The quantum of deposits in the cooperative banks has always been baffling because the 2012 credit survey showed a high level of indebtedness by people in rural areas. If the people in rural areas are in such debt, how can the banks, which serve the same areas, have so much in cash? Obviously, the inference is that the deposits are not by poor people, but by those with a lot of cash. Nobody, other than the banks, know the details of these deposits. No source of income is asked, no TDS filed, no PAN required and hence no reporting to the Income Tax Department. The interest that accrues from these accounts are also tax-free. Some, therefore call this the Swiss Banks of Kerala. There is certainly some merit in the argument that it’s a great mechanism for the rural moneybags to evade tax unless they come under the lens of the RBI.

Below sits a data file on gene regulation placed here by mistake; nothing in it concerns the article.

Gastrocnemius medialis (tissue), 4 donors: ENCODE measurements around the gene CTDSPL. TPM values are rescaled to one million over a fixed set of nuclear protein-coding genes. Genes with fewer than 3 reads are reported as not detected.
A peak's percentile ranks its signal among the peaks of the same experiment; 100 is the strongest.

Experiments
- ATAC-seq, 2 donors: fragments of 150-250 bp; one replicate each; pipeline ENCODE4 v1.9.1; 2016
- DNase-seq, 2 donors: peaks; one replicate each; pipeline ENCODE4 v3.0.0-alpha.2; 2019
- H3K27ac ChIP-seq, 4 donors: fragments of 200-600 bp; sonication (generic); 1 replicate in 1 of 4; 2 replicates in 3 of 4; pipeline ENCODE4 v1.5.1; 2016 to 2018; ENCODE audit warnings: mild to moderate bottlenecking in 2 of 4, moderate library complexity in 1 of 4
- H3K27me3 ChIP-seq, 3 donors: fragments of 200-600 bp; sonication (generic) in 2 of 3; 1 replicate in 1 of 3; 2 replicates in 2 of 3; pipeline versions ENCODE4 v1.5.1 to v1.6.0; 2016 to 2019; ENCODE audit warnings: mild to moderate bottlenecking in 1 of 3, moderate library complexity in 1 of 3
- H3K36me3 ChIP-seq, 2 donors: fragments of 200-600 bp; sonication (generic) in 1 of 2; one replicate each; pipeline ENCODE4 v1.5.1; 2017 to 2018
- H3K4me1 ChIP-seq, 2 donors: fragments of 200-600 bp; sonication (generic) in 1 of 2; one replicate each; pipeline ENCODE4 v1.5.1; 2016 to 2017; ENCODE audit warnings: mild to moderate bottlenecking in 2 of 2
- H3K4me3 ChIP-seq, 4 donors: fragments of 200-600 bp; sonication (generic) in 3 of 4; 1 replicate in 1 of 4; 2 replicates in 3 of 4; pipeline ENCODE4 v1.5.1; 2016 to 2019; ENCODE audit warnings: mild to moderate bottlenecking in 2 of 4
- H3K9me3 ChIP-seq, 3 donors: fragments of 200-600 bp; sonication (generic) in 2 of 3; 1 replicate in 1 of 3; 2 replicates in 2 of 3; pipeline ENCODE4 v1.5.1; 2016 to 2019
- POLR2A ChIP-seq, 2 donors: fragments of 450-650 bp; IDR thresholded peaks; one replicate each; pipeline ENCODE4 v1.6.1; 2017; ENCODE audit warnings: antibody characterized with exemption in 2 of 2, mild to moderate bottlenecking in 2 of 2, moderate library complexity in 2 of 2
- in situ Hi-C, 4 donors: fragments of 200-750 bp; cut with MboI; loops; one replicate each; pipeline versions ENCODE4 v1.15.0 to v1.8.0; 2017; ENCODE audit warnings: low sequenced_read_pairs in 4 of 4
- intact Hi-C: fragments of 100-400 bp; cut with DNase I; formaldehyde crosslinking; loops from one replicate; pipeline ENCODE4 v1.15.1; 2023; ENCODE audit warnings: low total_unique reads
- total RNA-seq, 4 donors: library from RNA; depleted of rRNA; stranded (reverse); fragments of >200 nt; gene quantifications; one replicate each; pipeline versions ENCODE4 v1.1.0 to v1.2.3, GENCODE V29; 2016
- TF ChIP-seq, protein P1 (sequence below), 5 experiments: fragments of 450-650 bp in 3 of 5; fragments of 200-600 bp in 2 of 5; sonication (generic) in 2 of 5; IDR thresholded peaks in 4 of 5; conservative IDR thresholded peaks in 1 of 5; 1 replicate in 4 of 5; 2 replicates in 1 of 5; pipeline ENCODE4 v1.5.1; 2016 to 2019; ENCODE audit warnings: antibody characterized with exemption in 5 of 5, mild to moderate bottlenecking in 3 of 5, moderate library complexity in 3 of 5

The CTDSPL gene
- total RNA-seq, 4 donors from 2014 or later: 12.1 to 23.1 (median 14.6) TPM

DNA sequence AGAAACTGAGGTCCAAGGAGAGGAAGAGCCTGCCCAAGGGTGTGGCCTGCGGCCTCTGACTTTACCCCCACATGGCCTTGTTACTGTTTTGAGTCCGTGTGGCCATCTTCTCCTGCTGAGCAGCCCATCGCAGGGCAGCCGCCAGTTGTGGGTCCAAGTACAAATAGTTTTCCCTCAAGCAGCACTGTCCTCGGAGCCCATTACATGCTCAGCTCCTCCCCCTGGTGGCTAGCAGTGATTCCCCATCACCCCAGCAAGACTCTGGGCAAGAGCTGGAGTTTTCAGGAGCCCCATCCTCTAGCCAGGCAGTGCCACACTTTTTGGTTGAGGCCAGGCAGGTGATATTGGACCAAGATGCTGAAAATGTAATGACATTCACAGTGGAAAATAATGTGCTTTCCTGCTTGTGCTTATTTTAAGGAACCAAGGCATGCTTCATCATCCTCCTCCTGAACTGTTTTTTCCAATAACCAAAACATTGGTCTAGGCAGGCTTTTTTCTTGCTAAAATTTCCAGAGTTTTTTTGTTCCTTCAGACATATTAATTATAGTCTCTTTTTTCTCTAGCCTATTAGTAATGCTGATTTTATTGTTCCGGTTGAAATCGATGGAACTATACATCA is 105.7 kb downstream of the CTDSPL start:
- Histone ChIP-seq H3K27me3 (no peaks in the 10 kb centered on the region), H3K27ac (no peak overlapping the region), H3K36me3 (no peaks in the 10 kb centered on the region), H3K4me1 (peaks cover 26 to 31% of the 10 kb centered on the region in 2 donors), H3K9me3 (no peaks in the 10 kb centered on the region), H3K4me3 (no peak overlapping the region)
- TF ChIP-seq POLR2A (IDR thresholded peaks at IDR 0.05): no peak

Although the crisis is new, the suspicions are not. As early as 2008, there was a move to bring the cooperative banks under the purview of income tax. In 2013, an RBI money laundering probe found that cooperative banks, not just in Kerala, but across India, were involved in shady deals while in 2015, about 480 urban cooperative banks were under the RBI scanner for money laundering. In fact, in 2013, the then Finance Minister P Chidambaram himself had admitted that urban cooperative banks (UCB) were regularly used for money laundering. If the UCBs, which are governed by stricter RBI rules, can indulge in alleged illegality, the cooperative banks at lower levels can do much worse.